However, a source told RT that the budget is actually closer to $1 trillion, and has been for several administrations.
The Obama administration declared an end to “mindless austerity” on Thursday and called for a surge in government spending, asking Congress to end the sequestration agreed upon four years ago. The White House is looking for $74 billion in additional spending overall, or a seven percent increase. The a full budget proposal will be presented on Monday.
“If Congress rejects my plans and refuses to undo these arbitrary cuts, it will threaten our economy and our military,” Obama warned in an op-ed article in the Huffington Post.
In 2011, the sequestration deal forced lawmakers to cut $1.5 trillion from domestic and defense budgets over the course of a decade. Last year saw cuts of $85 billion to various programs.
But the Senate’s No. 2 Republican, John Cornyn of Texas, dismissed the Obama proposals as “happy talk.” Sen. Pat Toomy of Pennsylvania (R) told the Associated Press “We can’t be abandoning spending discipline. That’s what the president wants to do.”
Many in Congress also oppose the tax hikes Obama has proposed to pay for increased spending. The increased spending would add $38 billion for defense programs and $37 billion for domestic programs. The increases for the Pentagon would pay for next-generation F-35 fighter jets, for ships and submarines, and for long range Air Force tankers. Military leaders said earlier cuts forced reductions in pilots’ flying hours, training and equipment maintenance.
On the domestic side, increases would pay for a proposal that would offer two free years of community college, tax credits for childcare ($3,000 a year), and education tax breaks.
Speaking with Stephen Miles, advocacy director, The Center for International Policy, RT’s Ben Swann said it seems the defense budget keeps growing.
“We continued to see record spending even though we’ve seen the wars in Iraq and Afghanistan wound down,” Miles responded. “For the $523 billion dollars you have to tack on another $51 billion dollars to include the money we are continuing to spend in Afghanistan and some of the money we are spending in Iraq and Syria.”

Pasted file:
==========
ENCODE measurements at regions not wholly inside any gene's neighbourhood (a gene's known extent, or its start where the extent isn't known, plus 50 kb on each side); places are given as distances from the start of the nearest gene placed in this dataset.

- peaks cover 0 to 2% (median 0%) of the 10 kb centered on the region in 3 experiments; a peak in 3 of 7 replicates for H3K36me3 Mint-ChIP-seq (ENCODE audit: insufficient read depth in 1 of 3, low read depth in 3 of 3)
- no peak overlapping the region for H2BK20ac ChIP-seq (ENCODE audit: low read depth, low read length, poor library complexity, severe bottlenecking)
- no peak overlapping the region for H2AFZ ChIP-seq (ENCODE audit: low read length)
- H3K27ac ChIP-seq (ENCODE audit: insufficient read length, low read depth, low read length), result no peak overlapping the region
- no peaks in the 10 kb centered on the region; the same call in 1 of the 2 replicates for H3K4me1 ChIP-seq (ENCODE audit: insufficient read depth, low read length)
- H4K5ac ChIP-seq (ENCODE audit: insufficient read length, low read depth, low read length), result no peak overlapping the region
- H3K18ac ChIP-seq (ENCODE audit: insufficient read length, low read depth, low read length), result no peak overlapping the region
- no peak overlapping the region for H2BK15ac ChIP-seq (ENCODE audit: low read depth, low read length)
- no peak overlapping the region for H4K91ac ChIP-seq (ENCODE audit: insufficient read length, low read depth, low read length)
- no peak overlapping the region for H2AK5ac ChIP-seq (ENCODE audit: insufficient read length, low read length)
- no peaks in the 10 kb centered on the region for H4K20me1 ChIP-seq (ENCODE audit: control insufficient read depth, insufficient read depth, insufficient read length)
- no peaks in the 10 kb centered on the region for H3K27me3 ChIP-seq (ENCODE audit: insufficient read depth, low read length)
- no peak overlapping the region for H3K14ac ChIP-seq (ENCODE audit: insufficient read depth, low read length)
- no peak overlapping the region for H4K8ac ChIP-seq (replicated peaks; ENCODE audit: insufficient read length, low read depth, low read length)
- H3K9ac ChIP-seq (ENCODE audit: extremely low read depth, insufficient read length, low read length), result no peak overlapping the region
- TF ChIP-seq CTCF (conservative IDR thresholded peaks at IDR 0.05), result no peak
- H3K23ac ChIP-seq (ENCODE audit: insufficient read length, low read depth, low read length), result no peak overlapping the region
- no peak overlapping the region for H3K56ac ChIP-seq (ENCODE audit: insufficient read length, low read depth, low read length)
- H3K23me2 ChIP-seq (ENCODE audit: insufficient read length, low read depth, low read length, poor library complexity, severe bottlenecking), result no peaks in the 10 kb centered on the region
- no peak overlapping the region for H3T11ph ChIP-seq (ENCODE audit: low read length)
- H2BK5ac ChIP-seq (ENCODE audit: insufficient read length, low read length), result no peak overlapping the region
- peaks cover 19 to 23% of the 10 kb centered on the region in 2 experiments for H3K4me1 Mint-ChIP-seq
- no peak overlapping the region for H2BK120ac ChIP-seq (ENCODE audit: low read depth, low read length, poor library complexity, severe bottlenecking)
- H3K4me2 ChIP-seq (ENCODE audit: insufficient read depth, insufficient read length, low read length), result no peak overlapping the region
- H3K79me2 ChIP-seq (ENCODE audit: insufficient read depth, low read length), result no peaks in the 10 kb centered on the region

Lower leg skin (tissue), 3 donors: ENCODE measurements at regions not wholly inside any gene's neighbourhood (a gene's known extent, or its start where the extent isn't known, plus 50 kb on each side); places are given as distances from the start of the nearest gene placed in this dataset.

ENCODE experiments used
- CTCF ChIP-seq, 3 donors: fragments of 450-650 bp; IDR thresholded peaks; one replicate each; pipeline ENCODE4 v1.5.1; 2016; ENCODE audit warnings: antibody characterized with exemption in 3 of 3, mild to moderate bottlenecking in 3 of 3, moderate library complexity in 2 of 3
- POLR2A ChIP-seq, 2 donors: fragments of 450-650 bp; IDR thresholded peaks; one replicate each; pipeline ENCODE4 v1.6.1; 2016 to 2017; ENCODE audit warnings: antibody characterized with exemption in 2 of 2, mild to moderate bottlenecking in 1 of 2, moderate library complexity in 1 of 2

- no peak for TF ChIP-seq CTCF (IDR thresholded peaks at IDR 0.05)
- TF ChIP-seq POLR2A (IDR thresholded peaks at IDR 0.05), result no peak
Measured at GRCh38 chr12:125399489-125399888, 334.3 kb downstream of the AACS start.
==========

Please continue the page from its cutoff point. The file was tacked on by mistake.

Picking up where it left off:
— John McCain (@SenJohnMcCain) January 29, 2015
Miles went on to say that the US actually spends far more than $500 billion on defense.
“If you go beyond the core Defense Department and look at the Veterans’ Administration, foreign operations, you get to close to a trillion dollars,” he said. “It has stayed a trillion dollars for quite some time through Republicans and Democrats but it always seems to keep inching up.”
Miles said that while it appears Congress and the Obama administration were following the sequestration limits under the Budget Control Act, what they were actually doing was dipping into the Overseas Contingency Operations Account for tens of billions of dollars. He claimed the government has avoided making any substantial cuts to the Pentagon budget.
The amount of money spent on the Pentagon budget is a historical abnormality, Miles added. Before the Bush Administration, there would be a war and Congress would have to agree to emergency funds because wars tend not to happen on Congress’ budget window.
“Since 9/11 and the wars in Iraq and Afghanistan, they [the government] have wanted to hide the costs, so they created these off-the-books mechanisms to move the money,” Miles said. “We have tens of hundreds of billions of dollars spent through those accounts, not as much oversight, off-the-books, and it is really just a way to hide the true cost of the US military.”